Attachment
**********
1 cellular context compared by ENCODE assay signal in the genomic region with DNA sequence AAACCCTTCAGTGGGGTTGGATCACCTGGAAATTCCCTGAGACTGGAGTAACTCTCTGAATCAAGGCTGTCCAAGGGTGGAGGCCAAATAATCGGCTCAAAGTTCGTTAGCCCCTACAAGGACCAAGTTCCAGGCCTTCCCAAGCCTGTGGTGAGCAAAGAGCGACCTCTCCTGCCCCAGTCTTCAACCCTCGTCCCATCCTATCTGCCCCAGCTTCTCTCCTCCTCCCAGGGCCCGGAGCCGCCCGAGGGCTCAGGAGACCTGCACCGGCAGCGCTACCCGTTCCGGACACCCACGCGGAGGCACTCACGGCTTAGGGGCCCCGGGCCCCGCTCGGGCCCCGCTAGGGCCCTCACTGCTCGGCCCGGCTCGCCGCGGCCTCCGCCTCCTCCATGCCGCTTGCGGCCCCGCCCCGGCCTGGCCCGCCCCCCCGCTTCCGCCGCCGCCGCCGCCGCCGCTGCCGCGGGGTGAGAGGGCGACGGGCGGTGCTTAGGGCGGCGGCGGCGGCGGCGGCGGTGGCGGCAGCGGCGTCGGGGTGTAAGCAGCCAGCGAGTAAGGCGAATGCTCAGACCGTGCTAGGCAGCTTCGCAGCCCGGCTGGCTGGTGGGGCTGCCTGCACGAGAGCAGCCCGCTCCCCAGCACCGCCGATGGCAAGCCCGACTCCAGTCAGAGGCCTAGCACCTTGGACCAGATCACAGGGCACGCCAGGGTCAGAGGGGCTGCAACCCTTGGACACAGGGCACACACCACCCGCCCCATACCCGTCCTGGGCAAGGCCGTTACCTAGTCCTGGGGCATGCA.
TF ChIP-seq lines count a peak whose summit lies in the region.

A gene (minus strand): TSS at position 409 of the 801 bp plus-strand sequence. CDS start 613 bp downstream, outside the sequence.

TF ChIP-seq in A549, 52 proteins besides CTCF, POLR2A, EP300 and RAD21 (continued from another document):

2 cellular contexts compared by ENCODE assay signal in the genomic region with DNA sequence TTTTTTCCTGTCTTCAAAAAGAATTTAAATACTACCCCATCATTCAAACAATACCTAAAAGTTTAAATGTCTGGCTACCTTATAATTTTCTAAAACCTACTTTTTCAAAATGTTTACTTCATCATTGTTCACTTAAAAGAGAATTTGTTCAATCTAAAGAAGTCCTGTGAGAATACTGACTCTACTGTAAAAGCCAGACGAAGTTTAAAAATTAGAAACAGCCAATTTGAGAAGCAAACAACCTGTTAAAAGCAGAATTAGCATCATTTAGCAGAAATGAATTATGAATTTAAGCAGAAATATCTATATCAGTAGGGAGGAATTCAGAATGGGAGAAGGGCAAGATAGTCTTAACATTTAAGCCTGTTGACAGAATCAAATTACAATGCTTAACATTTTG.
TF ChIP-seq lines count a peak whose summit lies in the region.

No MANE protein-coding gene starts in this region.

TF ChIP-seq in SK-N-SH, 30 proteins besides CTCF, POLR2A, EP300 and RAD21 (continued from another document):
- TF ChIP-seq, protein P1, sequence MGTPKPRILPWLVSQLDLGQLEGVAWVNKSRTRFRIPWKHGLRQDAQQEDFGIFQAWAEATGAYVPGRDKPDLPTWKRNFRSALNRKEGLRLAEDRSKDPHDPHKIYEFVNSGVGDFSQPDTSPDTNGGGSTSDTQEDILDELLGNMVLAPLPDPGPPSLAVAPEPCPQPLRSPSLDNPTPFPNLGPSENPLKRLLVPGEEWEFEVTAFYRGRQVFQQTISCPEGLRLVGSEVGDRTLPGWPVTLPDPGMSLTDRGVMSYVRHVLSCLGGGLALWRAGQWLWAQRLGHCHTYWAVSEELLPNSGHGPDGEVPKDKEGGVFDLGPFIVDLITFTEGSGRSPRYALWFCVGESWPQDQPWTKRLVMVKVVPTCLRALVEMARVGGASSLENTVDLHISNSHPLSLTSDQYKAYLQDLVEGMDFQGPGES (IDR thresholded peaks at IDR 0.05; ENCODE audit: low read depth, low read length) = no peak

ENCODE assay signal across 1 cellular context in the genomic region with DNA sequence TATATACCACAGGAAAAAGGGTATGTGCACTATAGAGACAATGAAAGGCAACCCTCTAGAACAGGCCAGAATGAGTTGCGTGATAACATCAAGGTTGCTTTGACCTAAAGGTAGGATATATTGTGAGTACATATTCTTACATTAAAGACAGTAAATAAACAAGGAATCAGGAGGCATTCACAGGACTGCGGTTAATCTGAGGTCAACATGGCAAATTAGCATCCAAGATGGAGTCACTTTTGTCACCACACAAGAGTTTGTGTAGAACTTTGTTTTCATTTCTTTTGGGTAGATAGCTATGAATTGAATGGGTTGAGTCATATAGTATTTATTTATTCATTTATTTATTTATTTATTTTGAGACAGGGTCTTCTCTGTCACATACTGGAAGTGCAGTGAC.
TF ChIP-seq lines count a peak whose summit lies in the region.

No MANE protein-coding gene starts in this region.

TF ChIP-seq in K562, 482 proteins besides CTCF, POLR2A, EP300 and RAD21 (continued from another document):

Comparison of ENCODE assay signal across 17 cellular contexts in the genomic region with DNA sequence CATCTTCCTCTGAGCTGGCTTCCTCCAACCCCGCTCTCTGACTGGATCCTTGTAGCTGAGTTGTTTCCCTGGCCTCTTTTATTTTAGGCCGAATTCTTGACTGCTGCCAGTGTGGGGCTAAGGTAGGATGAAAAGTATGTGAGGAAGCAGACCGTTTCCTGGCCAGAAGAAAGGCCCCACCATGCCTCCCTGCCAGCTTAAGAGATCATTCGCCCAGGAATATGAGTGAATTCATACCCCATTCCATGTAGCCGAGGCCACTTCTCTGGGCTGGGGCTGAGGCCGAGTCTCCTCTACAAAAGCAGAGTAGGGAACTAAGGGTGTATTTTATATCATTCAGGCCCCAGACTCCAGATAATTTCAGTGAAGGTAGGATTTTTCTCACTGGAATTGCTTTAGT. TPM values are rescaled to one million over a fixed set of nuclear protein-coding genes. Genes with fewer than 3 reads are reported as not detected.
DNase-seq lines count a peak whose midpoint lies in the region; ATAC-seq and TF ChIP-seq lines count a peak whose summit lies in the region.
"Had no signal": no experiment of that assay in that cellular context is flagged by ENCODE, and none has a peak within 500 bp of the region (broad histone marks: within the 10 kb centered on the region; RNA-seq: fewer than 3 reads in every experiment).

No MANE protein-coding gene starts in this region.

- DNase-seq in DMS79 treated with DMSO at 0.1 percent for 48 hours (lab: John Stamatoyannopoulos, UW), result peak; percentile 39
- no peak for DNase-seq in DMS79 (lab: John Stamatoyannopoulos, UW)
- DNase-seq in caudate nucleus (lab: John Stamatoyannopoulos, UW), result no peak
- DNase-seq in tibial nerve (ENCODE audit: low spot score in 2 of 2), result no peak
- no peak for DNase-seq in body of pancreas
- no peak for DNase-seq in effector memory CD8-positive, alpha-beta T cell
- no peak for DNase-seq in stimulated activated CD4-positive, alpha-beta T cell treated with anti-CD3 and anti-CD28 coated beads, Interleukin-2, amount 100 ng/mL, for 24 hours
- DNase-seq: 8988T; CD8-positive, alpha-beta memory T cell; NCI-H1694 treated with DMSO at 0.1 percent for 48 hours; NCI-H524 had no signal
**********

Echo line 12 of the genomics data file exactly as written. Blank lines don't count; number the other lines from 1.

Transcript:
No MANE protein-coding gene starts in this region.